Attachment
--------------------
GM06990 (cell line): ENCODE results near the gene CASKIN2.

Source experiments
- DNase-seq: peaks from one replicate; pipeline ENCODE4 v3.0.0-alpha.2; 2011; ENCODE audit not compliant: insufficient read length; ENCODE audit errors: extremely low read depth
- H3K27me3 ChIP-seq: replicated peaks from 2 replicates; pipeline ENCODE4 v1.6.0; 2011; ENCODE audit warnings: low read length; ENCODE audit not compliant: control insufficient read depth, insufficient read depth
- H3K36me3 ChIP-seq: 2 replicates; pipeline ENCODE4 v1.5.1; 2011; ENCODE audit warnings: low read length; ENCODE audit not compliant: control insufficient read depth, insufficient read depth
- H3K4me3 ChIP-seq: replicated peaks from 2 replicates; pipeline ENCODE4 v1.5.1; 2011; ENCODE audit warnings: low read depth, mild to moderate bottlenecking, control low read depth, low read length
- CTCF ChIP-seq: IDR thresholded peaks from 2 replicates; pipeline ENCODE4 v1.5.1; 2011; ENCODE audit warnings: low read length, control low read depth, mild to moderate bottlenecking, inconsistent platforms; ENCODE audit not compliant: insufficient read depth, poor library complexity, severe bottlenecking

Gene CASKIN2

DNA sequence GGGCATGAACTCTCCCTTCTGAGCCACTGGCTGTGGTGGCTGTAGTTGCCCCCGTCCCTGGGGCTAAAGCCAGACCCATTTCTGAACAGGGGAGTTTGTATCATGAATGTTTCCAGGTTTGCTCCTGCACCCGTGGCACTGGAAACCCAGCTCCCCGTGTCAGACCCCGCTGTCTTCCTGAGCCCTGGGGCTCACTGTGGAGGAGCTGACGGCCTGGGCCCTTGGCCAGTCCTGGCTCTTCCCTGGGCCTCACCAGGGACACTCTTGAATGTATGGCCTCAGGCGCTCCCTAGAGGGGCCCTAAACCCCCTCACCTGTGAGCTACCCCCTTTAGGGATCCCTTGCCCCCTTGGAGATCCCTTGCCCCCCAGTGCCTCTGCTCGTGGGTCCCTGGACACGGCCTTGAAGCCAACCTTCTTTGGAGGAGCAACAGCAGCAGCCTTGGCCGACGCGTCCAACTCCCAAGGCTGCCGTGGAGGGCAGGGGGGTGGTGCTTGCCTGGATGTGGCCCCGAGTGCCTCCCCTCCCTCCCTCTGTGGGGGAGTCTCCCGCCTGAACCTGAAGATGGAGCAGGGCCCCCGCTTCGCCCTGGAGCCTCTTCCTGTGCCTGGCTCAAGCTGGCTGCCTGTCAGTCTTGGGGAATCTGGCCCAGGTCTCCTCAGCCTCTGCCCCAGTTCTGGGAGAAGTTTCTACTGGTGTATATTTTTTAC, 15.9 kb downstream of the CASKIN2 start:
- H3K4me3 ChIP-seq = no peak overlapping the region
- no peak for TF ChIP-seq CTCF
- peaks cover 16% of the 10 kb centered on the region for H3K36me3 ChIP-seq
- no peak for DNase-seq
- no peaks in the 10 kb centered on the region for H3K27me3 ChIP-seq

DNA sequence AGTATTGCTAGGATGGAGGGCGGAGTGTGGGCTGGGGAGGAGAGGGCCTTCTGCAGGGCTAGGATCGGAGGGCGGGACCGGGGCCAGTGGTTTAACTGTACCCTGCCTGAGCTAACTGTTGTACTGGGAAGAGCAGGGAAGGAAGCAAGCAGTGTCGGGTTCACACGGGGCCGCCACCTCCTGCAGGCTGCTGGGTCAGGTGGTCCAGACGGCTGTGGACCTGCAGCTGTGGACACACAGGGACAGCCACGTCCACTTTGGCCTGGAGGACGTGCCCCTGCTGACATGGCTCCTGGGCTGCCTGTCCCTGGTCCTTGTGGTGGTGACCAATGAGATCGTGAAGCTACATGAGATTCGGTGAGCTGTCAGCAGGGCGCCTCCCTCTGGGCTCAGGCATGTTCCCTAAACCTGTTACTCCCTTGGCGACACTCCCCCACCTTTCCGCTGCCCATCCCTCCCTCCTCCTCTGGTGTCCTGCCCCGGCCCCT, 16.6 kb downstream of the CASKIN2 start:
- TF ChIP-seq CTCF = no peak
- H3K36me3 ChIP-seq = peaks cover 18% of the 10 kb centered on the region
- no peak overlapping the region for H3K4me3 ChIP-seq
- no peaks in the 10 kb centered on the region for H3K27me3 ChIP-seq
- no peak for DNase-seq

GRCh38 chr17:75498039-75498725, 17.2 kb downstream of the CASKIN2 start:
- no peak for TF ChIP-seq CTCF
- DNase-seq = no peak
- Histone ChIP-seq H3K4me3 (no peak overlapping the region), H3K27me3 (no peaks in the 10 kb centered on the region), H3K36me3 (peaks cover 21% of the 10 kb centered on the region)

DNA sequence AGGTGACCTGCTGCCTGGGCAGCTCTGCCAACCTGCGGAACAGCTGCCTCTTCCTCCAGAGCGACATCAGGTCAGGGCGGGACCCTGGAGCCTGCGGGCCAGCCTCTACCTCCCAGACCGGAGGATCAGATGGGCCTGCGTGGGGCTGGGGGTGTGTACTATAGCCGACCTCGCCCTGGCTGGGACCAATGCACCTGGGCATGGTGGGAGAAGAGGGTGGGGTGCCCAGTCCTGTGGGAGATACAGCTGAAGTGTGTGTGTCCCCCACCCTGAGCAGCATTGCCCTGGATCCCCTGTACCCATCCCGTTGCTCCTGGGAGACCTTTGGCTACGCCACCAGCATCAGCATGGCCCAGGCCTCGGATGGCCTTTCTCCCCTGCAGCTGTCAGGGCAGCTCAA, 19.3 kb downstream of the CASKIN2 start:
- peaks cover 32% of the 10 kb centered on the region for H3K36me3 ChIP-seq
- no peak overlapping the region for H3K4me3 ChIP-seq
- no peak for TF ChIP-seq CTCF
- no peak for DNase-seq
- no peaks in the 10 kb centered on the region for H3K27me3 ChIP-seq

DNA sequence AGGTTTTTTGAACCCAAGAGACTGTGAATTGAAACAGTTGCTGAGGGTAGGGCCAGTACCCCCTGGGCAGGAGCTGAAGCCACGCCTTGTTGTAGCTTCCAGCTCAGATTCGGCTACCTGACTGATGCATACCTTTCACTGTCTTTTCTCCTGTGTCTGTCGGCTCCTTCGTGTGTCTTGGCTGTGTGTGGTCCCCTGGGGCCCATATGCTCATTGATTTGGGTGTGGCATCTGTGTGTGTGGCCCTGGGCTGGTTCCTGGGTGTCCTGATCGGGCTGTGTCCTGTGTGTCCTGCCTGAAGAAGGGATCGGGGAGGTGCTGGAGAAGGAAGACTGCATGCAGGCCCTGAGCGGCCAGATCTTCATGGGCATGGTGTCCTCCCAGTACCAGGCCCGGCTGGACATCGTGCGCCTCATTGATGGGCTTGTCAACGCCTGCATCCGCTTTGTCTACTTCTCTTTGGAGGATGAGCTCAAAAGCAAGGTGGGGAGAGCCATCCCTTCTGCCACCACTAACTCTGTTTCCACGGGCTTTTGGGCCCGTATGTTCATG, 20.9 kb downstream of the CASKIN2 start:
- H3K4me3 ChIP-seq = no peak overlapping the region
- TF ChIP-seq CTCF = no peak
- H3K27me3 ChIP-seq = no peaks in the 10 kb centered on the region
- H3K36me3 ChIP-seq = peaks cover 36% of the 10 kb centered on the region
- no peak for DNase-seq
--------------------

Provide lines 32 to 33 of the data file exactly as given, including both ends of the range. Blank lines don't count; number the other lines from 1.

- H3K4me3 ChIP-seq = no peak overlapping the region
- TF ChIP-seq CTCF = no peak